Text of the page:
#32: Lebanon, IN 6/27/16

We are burning through Lebanons like beer cans on a bonfire. Our second stop on the whirlwind Lebanon tour is Indiana, where someone at city hall is a virtuoso with video graphics.

“First order of business will be the, uh, Pledge of Allegiance,” Mayor Matt Gentry announced, before being upstaged by a rippling animation of Old Glory.

I pledge allegiance to the–wait, what’s happening to the mayor? Oh, god! It’s coming for him! Run, your honor! The humanity! Oh, the human–there he is again! With liberty and justice for all.

It’s tough to follow a screen-wiping flag, but one hotshot developer in a blue button-up sure tried. “There is, was, and still is a demand for nicer rental housing in downtown Lebanon. We’re dealing with a lot of young professionals. That is the kind of lifestyle they’re looking for.”

Yes, I bet many young professionals yearn to move to Lebanon, Indiana for the famous [look up something to put here] and the legendary [don’t forget to write something].

Youthful Councilor Corey Kutz wanted to know how the monied classes were living in Lebanon’s rival city. “What did the amenities look like? I know they’re maybe fetching $1,000 [per apartment] in Zionsville, but are they getting a pool? Are they getting a gym?”

The developer waved off the Z-town envy. “We’re in ‘downtown.’ We’re not sitting out in a corn field,” he slammed Zionsville, which is a puny little burg known only for [find literally anything interesting]. “We’ve got a historic gymnasium. You can’t compete with that!”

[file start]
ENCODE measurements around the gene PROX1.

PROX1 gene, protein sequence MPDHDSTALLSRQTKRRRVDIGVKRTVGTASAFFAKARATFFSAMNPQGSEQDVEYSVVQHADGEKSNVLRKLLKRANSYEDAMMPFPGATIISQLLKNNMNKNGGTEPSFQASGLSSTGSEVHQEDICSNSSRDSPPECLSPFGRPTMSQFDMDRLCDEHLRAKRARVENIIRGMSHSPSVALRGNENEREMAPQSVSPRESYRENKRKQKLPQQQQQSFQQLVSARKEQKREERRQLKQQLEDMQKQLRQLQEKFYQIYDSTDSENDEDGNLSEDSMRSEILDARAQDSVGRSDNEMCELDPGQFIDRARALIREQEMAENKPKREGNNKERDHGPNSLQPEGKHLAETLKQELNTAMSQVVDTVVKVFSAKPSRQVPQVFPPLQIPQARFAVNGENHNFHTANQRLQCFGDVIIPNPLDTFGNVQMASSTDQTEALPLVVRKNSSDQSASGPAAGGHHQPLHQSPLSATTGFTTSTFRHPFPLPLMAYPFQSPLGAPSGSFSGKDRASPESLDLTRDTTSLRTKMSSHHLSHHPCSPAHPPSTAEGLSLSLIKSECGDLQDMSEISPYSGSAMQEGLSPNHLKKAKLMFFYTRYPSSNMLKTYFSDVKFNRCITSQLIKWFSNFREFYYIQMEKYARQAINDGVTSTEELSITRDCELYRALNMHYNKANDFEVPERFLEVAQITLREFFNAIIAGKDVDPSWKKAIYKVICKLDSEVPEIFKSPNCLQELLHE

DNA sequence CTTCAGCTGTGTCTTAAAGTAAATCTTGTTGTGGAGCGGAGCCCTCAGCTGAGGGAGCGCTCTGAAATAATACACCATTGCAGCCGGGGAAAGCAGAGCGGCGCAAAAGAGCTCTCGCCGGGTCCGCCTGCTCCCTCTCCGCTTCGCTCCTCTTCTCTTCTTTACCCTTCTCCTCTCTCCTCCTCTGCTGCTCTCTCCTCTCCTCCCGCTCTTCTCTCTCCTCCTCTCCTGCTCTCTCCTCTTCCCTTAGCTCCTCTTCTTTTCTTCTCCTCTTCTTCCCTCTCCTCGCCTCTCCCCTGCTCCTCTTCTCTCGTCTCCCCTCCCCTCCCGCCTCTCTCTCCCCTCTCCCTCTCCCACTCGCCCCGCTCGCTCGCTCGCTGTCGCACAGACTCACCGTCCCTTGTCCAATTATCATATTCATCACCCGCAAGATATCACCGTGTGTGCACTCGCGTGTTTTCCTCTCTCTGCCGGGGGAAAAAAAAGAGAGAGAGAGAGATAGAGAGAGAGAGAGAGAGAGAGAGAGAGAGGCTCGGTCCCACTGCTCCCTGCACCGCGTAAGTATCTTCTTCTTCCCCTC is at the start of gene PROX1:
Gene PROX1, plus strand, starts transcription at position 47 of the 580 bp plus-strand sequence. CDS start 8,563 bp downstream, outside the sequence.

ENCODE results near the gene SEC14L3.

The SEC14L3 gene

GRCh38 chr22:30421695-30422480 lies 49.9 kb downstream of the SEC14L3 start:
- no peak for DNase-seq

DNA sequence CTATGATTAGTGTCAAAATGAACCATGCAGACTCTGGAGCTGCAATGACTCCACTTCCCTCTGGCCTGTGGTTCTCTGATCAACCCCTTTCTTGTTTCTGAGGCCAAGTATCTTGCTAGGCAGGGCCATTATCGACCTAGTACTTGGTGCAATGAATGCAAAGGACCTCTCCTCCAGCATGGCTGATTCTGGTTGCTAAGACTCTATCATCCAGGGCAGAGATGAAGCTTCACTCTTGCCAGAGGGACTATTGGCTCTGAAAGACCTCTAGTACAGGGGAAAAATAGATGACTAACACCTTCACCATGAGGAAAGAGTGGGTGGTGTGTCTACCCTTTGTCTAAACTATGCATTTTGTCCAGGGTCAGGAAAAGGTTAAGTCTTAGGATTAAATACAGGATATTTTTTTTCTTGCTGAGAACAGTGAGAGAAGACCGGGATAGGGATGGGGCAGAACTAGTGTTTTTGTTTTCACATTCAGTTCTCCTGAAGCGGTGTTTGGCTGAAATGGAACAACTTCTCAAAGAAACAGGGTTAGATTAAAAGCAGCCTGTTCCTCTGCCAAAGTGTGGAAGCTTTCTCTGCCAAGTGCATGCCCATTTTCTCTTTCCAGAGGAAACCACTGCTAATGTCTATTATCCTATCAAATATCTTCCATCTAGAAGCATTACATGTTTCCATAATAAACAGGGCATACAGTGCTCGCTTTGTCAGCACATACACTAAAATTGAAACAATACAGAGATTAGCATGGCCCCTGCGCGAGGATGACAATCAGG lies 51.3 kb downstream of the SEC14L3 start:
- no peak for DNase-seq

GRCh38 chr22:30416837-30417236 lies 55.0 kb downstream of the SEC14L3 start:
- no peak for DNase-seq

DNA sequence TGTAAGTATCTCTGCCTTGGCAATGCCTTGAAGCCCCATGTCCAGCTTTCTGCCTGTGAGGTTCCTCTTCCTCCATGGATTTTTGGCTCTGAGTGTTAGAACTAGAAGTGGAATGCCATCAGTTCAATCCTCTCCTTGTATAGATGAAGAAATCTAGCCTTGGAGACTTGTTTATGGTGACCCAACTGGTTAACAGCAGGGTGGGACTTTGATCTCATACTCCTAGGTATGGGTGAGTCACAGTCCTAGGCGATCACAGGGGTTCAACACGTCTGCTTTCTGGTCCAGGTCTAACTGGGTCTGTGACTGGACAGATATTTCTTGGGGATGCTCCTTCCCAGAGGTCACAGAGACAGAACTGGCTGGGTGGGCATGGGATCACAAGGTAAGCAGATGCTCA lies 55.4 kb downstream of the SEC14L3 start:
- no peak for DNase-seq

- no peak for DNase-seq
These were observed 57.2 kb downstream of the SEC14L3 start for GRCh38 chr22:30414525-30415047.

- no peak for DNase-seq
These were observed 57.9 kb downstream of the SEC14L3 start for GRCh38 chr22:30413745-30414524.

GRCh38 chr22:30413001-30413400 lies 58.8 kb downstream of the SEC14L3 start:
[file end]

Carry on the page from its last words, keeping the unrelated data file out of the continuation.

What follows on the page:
Councilor Corey Kutz: “What about massage parlors with full release? Does Zionsville have those?”

But sadly, Lebanon has a dark, noisy underbelly.

“I am Lebanon resident,” a bearded public commenter addressed councilors. “Grew up here, very proud of our community. And the two things I always brag is: we’re very neighborly and we LOVE the Fourth of July. We celebrate like no other city in central Indiana.” Yeah, shove that up your tailpipe, Zionsville!

But when you love something too much, sometimes the relationship turns ugly. “Saturday night, I sat up until 11:45 listening to what sounded like cannon shots right outside my bedroom window.”

And did he take this lying down? F*ck no. “I started looking into the ordinances,” this proud Lebanoner announced. “I found one that was passed in 1875 and it specifically mentions fireworks. It says they’re only to be set off on four days: July 4, Christmas, January 1, and Presidents Day.”

Councilor Kutz was kutzcerned. “Indianapolis just updated theirs [ordinance]. We could use a revamp on that….I don’t think it’ll happen before the fourth though.”

“I’m not trying to be a party pooper,” the commenter protested.

The role of party pooper went instead to the police chief, who stepped up to the mic.

“If it was up to me, there’d be no bass speakers, no dogs, and no fireworks allowed in the city, period.” The room erupted in laughter, but the chief looked as serious as a funeral. “I’d ban everything. Make it all quiet.”

More like Chief Buzzkill

Final thoughts: If the chief has his way, maybe Lebanon will at last have a cool factoid to its name: the quietest city in central Indiana.


#18: Lebanon, OR 5/11/16